Eugène Lami: the First Modern Interior Designer

Le 15 décembre 2020, par Jean-Louis Gaillemin

Magnificently restored, the Duc d'Aumale's apartment in Chantilly, decorated by Eugène Lami, reminds us that the eclecticism of the Second Empire was born under the July Monarchy.

Neo-Renaissance dining room, later transformed into an office. Display sideboard and bookcase by the Grohé Brothers. Marble paving based on the floor painted by Pourbus in the portrait of Henri IV in the Louvre.
©Sophie Lloyd/Chantilly estate

After Versailles and Fontainebleau, Chantilly pays tribute to the "Louis-Philippe style": a return to grace that began in 1991 with the "1814-1848. Un âge d’or des arts décoratifs" ("1814-1848. A Golden Age of Decorative Arts") exhibition staged by Daniel Alcouffe at the Grand Palais. Many of the works presented were later installed in the new rooms of the Grand Louvre, but at the time, they were not highly regarded by the public, as witness an amusing anecdote: during the lunch after the opening of the "Golden Age", a representative of LVMH (the exhibition sponsor), said to his host, with a knowing smile: "Between you and me, Mr. Alcouffe, it's really very ugly..." Louis-Philippe and his sons played very different roles. The king engaged a dialog with the new bourgeois class, whom he received at the Tuileries because he had cut himself off from the Legitimist society of the Faubourg Saint-Germain (a royalist group who upheld the rights of dynastic succession to the French crown): in their eyes, he was only the democratic son of a regicide. He and his wife Maria-Amelia were content to adopt a very conservative style, as they had done until then at the Palais-Royal and in the châteaux of Neuilly and Eu, with help from an old friend of the monarchies: Pierre Fontaine (1762-1853), the survivor of the architect duo he had formed with Charles Percier (1764-1838). The king's sons, in contrast, sought to preserve links with the traditional aristocracy and create new ones with the intellectuals and artists of their time. After their marriages, these fashionable young men formed youthful, model households in the new liberal society.
 

Condé salon: its Louis XIV aesthetic glorifies the Grand Condé and the Bourbon-Condé dynasty. Boulle and "neo-Boulle" furniture, neo-18th

Condé salon: its Louis XIV aesthetic glorifies the Grand Condé and the Bourbon-Condé dynasty. Boulle and "neo-Boulle" furniture, neo-18th century straight-backed seats.
© Sophie Lloyd/Chantilly estate

The Birth of Eclecticism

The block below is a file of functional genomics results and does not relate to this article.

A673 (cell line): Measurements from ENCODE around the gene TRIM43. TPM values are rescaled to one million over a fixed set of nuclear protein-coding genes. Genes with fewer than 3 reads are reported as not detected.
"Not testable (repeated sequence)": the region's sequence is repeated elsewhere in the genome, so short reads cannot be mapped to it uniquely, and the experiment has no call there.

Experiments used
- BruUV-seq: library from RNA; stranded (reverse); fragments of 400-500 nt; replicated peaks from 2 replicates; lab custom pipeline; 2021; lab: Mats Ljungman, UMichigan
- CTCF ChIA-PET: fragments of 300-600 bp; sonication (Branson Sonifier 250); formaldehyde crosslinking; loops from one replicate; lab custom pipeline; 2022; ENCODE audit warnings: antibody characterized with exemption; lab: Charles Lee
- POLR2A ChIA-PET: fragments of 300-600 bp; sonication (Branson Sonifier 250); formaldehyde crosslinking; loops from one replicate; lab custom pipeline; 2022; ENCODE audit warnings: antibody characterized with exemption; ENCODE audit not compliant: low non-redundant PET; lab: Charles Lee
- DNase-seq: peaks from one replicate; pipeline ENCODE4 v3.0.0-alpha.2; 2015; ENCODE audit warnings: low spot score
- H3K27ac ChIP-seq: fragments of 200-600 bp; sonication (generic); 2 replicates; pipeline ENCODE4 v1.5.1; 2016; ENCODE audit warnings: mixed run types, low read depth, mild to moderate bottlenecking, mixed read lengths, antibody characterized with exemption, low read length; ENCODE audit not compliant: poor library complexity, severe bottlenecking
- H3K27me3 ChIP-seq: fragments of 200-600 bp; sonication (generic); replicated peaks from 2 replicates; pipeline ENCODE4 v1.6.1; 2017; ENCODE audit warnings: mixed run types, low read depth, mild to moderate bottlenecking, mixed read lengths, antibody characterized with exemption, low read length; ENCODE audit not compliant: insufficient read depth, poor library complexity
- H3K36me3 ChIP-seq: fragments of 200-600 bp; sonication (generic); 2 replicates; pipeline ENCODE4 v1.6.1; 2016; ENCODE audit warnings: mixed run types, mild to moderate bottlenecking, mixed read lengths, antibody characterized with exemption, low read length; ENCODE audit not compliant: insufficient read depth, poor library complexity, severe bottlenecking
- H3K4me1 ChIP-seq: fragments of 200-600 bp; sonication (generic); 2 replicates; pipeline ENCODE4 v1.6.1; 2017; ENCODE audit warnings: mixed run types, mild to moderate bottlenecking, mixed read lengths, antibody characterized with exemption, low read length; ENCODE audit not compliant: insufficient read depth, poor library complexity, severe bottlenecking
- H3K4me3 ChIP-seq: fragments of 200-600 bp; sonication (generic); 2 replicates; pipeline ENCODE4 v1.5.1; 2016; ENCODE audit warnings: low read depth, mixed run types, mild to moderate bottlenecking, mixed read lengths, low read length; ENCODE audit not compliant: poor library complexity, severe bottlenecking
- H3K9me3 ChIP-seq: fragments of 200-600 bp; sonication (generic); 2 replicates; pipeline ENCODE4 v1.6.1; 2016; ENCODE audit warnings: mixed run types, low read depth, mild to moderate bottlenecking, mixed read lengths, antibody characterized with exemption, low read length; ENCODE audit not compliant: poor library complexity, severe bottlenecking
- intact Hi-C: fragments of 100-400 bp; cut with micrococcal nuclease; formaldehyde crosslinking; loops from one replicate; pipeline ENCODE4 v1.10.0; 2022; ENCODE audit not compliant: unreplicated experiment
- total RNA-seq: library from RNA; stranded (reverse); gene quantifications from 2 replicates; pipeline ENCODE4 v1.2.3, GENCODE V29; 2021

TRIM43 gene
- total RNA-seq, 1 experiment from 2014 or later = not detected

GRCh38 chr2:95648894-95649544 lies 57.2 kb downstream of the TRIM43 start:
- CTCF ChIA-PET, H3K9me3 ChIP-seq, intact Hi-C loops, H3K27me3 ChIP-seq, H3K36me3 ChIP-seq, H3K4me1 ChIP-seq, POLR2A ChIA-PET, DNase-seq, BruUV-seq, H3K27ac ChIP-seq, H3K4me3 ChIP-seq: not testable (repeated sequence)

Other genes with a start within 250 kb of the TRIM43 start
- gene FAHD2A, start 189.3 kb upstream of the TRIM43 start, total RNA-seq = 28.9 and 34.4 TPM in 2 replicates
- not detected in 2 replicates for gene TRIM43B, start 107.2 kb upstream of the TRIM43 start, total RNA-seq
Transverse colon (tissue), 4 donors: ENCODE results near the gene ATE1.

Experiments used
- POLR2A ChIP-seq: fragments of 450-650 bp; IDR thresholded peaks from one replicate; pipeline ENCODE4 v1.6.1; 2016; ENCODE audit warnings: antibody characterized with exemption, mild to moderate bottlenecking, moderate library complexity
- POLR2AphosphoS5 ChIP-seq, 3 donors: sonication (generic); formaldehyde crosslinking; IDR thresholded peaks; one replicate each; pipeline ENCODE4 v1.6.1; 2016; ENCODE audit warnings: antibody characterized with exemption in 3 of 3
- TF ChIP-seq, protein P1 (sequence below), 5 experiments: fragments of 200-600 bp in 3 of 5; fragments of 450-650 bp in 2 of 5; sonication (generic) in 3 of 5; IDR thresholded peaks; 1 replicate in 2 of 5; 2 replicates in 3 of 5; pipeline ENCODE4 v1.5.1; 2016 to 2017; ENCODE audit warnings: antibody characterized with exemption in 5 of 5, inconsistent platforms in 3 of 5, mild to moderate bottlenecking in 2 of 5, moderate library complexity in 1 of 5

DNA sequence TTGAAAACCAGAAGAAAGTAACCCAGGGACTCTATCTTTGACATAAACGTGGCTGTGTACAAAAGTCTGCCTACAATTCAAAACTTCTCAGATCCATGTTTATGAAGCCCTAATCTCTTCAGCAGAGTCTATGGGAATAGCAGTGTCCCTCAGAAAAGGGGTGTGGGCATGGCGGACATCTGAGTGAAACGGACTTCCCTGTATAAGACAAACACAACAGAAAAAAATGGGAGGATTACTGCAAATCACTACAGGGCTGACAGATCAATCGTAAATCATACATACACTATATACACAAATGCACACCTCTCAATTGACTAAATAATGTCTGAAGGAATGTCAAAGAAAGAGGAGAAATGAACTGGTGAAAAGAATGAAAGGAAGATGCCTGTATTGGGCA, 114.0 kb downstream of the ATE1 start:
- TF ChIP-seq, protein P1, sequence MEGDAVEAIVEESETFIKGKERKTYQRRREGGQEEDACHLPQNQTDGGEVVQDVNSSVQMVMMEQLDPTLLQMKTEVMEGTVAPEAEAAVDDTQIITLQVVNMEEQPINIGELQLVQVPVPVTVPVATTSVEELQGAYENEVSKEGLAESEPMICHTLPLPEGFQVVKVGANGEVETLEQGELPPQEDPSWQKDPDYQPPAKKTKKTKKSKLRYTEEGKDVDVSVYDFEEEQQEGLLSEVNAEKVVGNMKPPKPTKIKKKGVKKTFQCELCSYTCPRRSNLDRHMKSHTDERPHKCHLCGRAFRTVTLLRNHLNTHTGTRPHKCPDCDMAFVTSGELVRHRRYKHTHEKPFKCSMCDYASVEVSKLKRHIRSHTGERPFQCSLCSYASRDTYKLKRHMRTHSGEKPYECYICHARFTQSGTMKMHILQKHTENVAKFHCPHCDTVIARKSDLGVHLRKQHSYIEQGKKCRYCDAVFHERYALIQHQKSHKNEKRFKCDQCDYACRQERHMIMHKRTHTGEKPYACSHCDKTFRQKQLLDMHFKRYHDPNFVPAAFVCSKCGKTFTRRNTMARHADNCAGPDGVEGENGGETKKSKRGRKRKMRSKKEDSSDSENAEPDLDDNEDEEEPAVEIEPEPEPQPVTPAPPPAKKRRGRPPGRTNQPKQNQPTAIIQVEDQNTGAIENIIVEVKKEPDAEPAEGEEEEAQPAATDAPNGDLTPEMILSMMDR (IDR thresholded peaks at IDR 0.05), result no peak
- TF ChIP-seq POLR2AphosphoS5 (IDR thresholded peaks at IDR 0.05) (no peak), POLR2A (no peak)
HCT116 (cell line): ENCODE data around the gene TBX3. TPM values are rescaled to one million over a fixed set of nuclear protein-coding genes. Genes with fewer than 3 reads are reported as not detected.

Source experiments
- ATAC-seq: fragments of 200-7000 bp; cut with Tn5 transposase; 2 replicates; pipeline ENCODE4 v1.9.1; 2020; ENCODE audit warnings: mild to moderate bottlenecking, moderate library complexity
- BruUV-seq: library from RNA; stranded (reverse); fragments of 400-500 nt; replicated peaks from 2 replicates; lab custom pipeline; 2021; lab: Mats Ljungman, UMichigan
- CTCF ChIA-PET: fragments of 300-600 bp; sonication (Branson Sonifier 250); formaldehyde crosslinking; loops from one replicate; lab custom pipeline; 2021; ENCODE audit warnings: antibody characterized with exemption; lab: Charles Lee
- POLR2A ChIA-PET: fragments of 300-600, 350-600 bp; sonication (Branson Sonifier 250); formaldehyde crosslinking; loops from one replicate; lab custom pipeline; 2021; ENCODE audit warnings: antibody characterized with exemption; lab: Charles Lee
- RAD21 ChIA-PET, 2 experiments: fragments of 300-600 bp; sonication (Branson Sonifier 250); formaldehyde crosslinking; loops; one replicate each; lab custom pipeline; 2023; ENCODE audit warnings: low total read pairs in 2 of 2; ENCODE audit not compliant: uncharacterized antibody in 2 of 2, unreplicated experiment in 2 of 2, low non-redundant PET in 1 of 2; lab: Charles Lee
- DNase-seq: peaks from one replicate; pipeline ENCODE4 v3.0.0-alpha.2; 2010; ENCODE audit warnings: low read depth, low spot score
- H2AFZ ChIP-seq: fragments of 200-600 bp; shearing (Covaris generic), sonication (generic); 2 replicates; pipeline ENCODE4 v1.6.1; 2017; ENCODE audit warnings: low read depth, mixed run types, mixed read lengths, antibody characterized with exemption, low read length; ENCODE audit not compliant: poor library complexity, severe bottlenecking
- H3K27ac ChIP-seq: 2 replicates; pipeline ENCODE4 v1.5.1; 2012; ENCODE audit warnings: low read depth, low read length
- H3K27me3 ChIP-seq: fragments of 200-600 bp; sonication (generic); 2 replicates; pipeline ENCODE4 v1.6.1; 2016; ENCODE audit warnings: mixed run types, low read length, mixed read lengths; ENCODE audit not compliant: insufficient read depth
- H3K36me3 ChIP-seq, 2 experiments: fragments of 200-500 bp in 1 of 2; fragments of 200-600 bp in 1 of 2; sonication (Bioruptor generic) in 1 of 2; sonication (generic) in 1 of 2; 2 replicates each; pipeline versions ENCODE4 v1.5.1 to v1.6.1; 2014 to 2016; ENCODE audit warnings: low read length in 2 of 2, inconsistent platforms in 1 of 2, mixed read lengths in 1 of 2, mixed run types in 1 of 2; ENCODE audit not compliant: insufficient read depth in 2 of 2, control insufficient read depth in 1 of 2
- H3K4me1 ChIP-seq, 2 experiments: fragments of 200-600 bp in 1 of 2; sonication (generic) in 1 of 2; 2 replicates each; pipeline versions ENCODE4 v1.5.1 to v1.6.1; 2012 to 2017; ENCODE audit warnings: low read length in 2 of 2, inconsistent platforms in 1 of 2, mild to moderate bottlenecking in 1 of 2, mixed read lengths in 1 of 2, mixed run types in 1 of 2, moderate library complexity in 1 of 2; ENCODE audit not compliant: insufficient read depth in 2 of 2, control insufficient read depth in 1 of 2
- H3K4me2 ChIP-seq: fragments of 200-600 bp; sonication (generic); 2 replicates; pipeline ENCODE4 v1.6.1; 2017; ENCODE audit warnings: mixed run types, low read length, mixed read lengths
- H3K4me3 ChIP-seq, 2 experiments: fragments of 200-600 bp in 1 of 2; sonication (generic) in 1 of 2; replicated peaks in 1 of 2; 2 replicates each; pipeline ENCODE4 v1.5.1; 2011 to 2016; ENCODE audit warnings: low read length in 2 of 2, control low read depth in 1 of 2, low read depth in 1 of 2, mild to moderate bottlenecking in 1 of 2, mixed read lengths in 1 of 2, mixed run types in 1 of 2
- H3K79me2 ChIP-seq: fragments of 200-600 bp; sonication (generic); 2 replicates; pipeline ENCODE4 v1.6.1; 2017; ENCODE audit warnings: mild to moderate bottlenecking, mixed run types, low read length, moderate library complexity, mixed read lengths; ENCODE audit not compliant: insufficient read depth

Eugène Lami, drawing master to the Duc de Nemours, and commissioned by Louis-Philippe to produce paintings for Versailles, created modern interiors for him and probably for the Duc d'Orléans at the Pavillon de Marsan, where he mingled styles and added contemporary furniture. "The great passion of M. le Duc d'Orléans, if he has one, is a very modern passion that has seized French souls for old furniture, old remains and old relics of old centuries. ...] He took advantage of the king's disdain for these glittering gewgaws to rifle through the Garde-Meuble de la Couronne and the royal châteaux for his own benefit," said writer Jules Janin. In Chantilly, which he inherited from his cousin the Duc de Bourbon, the Duc d'Aumale asked Eugène Lami to furnish the private apartments of himself and his wife Marie-Caroline of Bourbon-Sicile on the ground floor of the Renaissance "Petit Château". An aesthete and man of the world, Eugène Lami, dubbed "the official poet of dandyism" by Baudelaire, invented the term "interior designer" as we know it today. Not only did he draw projects in the form of sketches, but he also provided precise proposals with detailed renderings for their execution. He integrated old paneling into new ensembles and entrusted the motifs of ceilings and overdoors to painter friends. As an intermediary, he found old furniture considered crucial for the intended decoration in the Garde-Meuble Royal, or bought it from "curiosity dealers", and had other pieces made to his designs or indications by cabinetmakers and joiners of the time. The Petits Appartements at Chantilly confirm that most of the characteristics usually ascribed to the Second Empire already existed under the July Monarchy. Former styles were evoked in modern designs with no concern for fidelity to the originals, while allusions were imbued with fantasy and imagination. In particular, the Louis XV style, despised during the French Restoration for its connotations of frivolity and even excess, was rehabilitated. The Louis XVI style, far from being launched by Empress Eugénie in the Tuileries, as is often said, was already in full swing at Chantilly, as witness the Duchesse d'Aumale's chamber, where the old white and pink silks were replaced by blue satin after her death. It was embellished with Louis XV/Louis XVI paneling whose ornamental detail still derived from the neoclassical vocabulary, even if some elements, like the garlands, were very naturalistic. The bed itself, which regained its former lace, was in the Louis XVI style. The writing table by the Grohé brothers was Louis XV in its bronze mountings, and Louis XVI in its beads, ribbons and porcelain. The former "salon des dames" with its white and gold paneling paid tribute to the old château's interior.